On September 8, 2012, California Governor Jerry Brown signed into law Assembly Bill (AB) 1964 to amend Section 12926 of the California Government Code which embodies the California Fair Employment and Housing Act. The existing law protects individuals from employment discrimination based on race, religious creed, color, national origin, ancestry, physical disability, mental disability, medical condition, genetic information, marital status, sex, gender, gender identity, gender expression, age, or sexual orientation. The new law, which will take effect January 1, 2013, expands the definition of “religious creed” to include religious dress and grooming practices as part of an individual’s religious observance or belief.
“Religious dress practice” will be construed broadly to include “wearing or carrying of religious clothing, head or face covering, jewelry, artifacts, and any other item that is part of the observance by an individual of his or her religious creed.” Religious grooming practice includes all forms of head, facial, and body hair that are likewise part of observing an individual’s religious creed.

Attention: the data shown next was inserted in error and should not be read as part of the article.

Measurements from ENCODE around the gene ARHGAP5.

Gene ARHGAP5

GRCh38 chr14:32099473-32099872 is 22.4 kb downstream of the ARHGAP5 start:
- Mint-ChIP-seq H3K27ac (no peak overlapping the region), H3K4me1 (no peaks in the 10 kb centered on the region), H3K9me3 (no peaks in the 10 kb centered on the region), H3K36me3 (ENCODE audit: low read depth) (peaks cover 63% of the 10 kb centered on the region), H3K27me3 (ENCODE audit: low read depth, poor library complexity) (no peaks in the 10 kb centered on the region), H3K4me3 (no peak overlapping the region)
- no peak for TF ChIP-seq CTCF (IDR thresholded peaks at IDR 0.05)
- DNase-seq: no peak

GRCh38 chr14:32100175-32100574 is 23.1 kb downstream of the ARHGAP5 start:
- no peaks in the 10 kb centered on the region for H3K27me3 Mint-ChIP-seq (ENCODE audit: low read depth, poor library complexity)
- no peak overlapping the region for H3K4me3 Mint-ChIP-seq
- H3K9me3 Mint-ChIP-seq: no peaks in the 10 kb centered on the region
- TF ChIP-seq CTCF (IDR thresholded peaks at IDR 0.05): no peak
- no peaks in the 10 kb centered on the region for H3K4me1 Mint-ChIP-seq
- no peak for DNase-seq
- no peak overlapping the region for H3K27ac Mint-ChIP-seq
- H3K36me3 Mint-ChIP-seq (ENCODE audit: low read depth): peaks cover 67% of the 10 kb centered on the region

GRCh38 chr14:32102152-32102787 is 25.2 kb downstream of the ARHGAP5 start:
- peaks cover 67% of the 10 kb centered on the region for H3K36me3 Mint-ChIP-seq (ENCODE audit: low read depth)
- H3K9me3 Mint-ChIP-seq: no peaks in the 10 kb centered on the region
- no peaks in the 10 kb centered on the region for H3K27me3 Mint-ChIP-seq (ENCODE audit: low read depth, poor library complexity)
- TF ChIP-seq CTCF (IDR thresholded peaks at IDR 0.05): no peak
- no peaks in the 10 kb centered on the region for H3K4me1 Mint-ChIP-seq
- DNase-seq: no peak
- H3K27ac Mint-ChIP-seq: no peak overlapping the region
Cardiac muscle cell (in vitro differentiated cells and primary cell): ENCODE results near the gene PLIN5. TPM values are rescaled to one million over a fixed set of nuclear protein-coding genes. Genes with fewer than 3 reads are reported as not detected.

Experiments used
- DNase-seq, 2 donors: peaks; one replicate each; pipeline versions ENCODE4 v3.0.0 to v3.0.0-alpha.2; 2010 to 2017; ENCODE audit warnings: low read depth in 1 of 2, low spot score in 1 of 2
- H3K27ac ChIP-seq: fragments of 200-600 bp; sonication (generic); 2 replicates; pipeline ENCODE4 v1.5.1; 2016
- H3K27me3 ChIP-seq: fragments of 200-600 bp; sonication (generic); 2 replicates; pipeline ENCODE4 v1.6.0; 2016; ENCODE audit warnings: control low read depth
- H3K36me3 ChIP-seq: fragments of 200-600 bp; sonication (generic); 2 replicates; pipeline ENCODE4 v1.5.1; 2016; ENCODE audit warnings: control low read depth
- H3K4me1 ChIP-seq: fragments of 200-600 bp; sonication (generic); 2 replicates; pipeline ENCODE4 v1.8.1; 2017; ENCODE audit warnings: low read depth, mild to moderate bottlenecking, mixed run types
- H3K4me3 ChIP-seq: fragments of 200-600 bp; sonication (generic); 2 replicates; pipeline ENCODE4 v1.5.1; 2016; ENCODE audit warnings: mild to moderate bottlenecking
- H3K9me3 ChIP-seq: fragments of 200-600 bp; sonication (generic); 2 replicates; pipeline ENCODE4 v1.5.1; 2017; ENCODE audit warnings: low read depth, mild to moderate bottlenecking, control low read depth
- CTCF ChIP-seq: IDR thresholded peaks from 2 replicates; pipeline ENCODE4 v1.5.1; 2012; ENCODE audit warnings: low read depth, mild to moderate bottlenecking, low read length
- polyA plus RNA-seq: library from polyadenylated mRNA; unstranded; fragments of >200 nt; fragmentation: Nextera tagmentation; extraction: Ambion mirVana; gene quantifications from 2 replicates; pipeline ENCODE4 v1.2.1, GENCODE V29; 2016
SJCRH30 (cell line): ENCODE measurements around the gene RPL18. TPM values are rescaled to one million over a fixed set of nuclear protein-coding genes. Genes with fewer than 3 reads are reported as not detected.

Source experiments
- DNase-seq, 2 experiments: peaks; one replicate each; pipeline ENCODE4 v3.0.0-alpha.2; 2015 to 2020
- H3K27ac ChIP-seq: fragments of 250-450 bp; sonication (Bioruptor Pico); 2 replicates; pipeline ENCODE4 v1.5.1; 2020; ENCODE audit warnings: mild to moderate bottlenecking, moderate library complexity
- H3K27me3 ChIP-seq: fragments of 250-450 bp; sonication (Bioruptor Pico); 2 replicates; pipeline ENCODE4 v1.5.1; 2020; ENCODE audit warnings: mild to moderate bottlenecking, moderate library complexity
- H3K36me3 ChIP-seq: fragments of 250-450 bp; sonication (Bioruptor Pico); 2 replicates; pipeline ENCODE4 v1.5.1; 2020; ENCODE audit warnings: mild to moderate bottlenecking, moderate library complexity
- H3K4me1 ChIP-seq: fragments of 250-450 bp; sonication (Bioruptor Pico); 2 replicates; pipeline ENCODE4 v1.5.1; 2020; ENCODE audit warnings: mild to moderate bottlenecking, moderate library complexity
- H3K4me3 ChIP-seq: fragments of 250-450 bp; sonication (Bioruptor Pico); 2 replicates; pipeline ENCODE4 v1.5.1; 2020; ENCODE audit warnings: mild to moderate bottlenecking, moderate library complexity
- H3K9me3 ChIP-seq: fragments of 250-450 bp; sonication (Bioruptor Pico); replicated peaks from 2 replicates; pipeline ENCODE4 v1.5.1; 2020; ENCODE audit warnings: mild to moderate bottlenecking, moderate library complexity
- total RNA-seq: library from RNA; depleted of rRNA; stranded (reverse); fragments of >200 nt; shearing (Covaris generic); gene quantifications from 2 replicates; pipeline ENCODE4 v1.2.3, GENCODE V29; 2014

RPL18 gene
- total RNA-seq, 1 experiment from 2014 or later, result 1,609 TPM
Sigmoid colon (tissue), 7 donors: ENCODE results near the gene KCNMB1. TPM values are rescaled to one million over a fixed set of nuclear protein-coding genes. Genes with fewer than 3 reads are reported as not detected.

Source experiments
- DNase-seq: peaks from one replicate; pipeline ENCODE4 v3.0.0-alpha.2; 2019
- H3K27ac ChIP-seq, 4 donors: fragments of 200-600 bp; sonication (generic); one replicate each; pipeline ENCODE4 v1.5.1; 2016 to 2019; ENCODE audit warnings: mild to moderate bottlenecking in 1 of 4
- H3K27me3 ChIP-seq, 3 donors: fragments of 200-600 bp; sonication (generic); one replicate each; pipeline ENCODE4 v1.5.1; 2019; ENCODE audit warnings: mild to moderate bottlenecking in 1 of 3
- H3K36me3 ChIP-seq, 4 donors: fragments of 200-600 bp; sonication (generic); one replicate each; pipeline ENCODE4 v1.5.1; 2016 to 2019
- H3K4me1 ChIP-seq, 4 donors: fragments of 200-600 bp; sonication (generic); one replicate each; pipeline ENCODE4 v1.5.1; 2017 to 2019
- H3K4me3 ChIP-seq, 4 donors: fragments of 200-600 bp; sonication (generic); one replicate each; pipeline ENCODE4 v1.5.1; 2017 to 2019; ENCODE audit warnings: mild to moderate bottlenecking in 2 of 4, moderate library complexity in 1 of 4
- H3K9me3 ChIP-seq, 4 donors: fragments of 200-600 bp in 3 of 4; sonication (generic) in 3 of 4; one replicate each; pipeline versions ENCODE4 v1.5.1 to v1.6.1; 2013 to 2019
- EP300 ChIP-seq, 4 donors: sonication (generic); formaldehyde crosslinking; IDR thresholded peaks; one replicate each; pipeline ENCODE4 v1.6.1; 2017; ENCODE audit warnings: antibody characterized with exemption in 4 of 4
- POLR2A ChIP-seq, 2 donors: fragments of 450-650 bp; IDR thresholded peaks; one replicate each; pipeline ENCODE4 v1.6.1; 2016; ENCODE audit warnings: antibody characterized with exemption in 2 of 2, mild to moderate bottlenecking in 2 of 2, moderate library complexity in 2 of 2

Employers are required to reasonably accommodate the religious belief or observance of an individual unless the accommodation would be an undue hardship on the conduct of business of the employer. Under AB 1964, an accommodation that would require the individual to be segregated from the public or other employees would not be considered reasonable.
For an employer to show it is unable to reasonably accommodate the religious belief or observance of an employee without undue hardship on the conduct of its business, it must demonstrate that it has explored any available reasonable means of accommodating the religious belief or observance (such as excusing the individual from the duties that conflict with his or her religious belief or permitting those duties to be performed at another time or by another employee), but is unable to accommodate the religious belief or observance without undue hardship.
AB 1964 was coupled with AB 2386, which expands the protection from discrimination based on sex to include breastfeeding or medical conditions related to breastfeeding. AB 2386 was passed by the state legislature and is awaiting signature by the governor.
According to an of counsel in Ogletree Deakins’ San Francisco office: “Employers should anticipate a significant increase in claims, especially given the broad language of the statute and the lack of any significant precedential holdings that employers can rely upon.”